HomeIndustryChallenging Season Continues in LFA 33/34

Challenging Season Continues in LFA 33/34

With a month to go before the traps come ashore, low landings were still being reported in lobster fishing areas (LFAs) 33 and 34.

“There’s nothing to write home about this season,” says Tommy Amirault, president of the Coldwater Lobster Association. “It’s been a tough go this spring.”

Going into May, the final month of the season, Amirault said even if the catches improve, “I don’t think May will be much salve for the wounds of March and April.”

More boats can be seen fishing the inshore grounds this spring in southwestern Nova Scotia. “People are trying to cut back on expenses and trying to go a little cheaper. Everybody is trying to make it work,” said Amirault.

The Nova Scotia Seafood Alliance said the spring portion of the LFA 33 and 34 lobster fisheries has been rather disappointing as of April 24.

“March and April catches were extremely disappointing, however it harkens back to that old expression: You can’t catch them twice,” says the Alliance. “Catches in December of 2022 and January of 2023 were generally comparable to other years, so perhaps it should not have been shocking that early spring catches were less than anticipated. Our hope is that catches improve as water temperature warms up between now and the end of the season on May 31.”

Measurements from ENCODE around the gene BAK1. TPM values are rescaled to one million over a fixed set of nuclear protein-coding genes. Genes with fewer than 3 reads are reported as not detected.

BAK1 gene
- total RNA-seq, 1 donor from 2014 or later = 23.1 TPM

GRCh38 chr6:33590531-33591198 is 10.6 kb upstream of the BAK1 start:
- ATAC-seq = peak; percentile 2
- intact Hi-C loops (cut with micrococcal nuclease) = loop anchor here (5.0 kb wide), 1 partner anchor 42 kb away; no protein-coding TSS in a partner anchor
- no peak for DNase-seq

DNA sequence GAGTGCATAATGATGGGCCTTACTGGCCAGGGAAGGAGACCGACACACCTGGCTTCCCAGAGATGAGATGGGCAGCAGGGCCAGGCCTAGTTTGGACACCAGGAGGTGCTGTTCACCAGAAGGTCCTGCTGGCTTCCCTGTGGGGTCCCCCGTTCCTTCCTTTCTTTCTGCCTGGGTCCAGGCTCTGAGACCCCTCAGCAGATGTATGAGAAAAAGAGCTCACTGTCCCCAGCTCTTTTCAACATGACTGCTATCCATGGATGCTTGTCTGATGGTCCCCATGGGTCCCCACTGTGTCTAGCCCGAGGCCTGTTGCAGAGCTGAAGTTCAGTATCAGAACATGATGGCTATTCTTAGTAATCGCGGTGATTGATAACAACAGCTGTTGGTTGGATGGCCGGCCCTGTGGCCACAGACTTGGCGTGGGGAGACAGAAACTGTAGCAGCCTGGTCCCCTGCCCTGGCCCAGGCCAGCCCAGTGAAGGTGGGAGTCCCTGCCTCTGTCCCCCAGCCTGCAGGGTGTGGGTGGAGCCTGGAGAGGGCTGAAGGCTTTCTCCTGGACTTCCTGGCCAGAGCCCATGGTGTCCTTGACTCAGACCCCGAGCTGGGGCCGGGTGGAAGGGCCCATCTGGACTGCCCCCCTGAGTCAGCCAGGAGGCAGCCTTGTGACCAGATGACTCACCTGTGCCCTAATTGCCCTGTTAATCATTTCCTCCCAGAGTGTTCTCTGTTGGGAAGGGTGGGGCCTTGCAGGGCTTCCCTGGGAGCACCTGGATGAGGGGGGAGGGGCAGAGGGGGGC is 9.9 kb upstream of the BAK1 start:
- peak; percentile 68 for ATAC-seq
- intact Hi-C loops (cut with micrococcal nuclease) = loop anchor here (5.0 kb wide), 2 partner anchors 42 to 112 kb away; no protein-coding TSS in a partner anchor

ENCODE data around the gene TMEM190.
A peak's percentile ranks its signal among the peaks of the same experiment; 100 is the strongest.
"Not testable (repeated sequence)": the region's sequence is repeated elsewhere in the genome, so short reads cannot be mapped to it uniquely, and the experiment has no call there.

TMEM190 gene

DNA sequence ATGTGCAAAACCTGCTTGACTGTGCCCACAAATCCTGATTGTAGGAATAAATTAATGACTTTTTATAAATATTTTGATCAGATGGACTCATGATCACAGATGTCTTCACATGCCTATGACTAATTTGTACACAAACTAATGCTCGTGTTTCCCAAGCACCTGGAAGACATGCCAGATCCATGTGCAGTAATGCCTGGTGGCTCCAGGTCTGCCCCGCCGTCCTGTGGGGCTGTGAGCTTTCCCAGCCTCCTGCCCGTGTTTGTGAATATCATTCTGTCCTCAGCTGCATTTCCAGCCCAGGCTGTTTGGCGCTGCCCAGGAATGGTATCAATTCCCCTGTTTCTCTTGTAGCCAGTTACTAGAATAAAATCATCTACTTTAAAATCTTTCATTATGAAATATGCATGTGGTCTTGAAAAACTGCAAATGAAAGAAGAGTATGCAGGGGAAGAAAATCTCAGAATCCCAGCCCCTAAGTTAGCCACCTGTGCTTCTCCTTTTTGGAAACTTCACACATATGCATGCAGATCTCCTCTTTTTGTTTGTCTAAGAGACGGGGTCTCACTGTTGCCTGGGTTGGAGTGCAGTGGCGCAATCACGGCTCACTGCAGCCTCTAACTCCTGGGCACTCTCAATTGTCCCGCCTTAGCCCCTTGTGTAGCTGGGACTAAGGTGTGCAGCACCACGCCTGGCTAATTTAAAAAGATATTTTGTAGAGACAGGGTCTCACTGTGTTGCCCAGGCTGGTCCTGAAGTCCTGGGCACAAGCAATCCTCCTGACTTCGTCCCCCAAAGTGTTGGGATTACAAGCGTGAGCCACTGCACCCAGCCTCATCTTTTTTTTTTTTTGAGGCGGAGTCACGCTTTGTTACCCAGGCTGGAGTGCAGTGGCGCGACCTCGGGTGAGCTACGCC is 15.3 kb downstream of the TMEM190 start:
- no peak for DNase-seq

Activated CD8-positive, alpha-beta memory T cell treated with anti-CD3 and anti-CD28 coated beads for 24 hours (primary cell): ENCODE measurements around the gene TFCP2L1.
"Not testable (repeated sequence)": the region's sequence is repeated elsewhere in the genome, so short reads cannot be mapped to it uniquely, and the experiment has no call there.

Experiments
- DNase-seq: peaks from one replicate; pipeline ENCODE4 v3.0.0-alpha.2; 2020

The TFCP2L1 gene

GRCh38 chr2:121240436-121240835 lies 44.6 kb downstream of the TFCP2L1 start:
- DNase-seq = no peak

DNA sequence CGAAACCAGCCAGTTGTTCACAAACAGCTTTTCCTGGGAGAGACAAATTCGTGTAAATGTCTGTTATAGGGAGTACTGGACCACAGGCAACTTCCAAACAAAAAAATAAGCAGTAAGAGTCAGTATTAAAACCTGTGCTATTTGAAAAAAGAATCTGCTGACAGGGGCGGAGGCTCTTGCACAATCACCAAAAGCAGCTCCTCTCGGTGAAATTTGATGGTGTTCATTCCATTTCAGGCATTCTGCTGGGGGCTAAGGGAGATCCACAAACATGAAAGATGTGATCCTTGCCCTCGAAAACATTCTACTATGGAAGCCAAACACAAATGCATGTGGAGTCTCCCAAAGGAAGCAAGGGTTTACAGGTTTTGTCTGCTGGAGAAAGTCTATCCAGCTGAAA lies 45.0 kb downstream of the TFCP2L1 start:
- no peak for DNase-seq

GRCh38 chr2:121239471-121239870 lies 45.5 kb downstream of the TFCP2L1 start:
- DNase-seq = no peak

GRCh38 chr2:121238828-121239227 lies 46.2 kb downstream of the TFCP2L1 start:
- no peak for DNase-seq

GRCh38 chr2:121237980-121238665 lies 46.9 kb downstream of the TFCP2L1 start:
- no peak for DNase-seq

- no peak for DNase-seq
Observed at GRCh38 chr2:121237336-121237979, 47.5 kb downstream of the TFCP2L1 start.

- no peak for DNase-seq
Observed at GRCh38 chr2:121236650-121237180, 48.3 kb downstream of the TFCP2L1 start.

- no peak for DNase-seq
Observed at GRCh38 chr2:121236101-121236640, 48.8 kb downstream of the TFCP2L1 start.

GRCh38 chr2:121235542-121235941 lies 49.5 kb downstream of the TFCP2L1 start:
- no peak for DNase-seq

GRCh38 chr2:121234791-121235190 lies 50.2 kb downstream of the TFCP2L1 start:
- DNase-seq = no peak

The Ellen Faye lobster fishing near the Woods Harbour coastline in Southwestern Nova Scotia. Low catches and high operating costs have many fishermen fishing the inshore grounds this spring. Kathy Johnson photo

The Alliance says there “is strong demand for the catch as international markets in Asia and elsewhere generally improve. Harvesters have received a peak price of $13/pound at the wharf and we shall see how it adjusts downward as spring seasons open throughout Atlantic Canada.”

One thing all industry stakeholders have facing this season “is the substantial challenge of higher operating costs. Inflation in all aspects of the business model has made it more difficult to achieve normal returns on investment, and so the rest of this spring and summer period remains a bit of a work in progress.”

The Alliance said although 2023 has been challenging for members to date, “we remain cautiously optimistic that our business model will improve somewhat.”

Lobster remains the most valuable seafood caught in Atlantic Canada. In 2022, the top export by volume and value at Halifax Stanfield International Airport was Nova Scotia seafood, primarily live lobster. The airport processed 16,422 metric tonnes of seafood exports at a $321 million CAD value.